Botswana will join millions around the world on the 2nd February to commemorate the signing of the Convention on Conservation and Protection of Wetlands.
The day came into being in the Iranian city of Ramar on February 2 1971.
Botswana signed and ratified to become a member in April 1971. About four percent of Botswana’s surface is covered by wetland. Minister Kitso Mokaila is expected to officiate at the event, which aims to reinforce continued efforts to raise awareness on the key role of wetlands in the ecosystem and economic development, as well as promoting their sustainable utilization for posterity.
The commemoration of the day will be held in Kasane’s Plateau Local Centre, under the theme ‘Wetlands and Forests’, specially chosen because 2011 is the UN Year of Forests, and runs with the slogan, “Forests for water and wetland”.
Guests expected to grace the event include the Deputy Chief Executive Secretary of the Convention, the Member of Parliament for Chobe region, Chief Executive Officers from private companies and parastatals, Dikgosi, and the community.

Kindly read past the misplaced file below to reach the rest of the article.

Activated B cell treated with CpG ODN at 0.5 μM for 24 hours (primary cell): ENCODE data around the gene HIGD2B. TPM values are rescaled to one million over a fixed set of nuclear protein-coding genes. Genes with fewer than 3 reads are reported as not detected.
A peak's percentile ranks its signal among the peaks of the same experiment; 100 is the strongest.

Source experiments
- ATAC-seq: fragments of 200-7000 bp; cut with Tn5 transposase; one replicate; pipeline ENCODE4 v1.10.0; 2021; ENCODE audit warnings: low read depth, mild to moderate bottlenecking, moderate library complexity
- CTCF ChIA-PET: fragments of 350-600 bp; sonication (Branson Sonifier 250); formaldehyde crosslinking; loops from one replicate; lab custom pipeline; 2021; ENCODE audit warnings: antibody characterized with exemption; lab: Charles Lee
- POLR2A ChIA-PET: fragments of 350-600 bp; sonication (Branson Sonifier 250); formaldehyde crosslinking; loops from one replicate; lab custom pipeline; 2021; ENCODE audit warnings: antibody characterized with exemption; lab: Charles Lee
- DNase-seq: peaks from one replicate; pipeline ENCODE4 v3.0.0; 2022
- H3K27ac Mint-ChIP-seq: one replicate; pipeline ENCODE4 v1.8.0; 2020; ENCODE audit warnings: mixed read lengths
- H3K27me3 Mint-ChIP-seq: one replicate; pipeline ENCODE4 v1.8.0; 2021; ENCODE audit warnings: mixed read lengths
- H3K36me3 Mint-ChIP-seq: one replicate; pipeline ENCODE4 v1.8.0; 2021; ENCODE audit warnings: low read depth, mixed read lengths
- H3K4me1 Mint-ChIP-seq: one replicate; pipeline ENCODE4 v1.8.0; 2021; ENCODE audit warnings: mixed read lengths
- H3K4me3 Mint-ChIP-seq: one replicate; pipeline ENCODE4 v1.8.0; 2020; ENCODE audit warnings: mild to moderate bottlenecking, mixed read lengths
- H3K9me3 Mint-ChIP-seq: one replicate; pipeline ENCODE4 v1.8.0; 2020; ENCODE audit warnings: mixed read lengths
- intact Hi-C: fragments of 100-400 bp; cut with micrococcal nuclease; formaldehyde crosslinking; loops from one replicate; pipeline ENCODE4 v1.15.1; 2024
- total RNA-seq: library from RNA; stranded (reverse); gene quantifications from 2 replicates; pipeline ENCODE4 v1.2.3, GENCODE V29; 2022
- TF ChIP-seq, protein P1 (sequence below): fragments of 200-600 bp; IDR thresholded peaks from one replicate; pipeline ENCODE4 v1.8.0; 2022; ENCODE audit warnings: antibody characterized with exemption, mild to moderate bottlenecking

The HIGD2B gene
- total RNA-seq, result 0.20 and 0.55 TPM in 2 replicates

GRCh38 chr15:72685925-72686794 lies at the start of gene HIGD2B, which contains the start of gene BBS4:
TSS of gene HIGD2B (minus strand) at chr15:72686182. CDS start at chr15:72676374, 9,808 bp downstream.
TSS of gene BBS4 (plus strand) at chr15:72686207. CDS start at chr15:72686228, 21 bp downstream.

All are expected to participate in activities, which include a march. At this Wetlands Fair, an estimated 80 exhibitors will display.
Winning schools and individuals from the wetlands themed essay and art competition will also be awarded prizes.
Addressing a press conference in Gaborone on Wednesday, the Director at the Department of Environmental Affairs, Steavie Monna, told journalists that Botswana has many types of wetlands.
These include swampy areas, such as the Okavango and Linyati, ephemeral rivers like Limpopo and Motloutse, fossil river valleys of the Kgalagadi as well as the Makgadikgadi saltpans.
Artificial water storage, such as dams and sewerage, are also considered to be wetlands.
Monna stressed the need of educating Batswana about the importance of wetlands, saying we all rely on wetlands to recharge our ground water and provide grazing land to livestock, employment, and food materials for construction as well as useful medicinal plants.
Manna said some of the most common threats to our wetlands include pollution, illegal abstraction of sand and water, overgrazing and illegal hunting.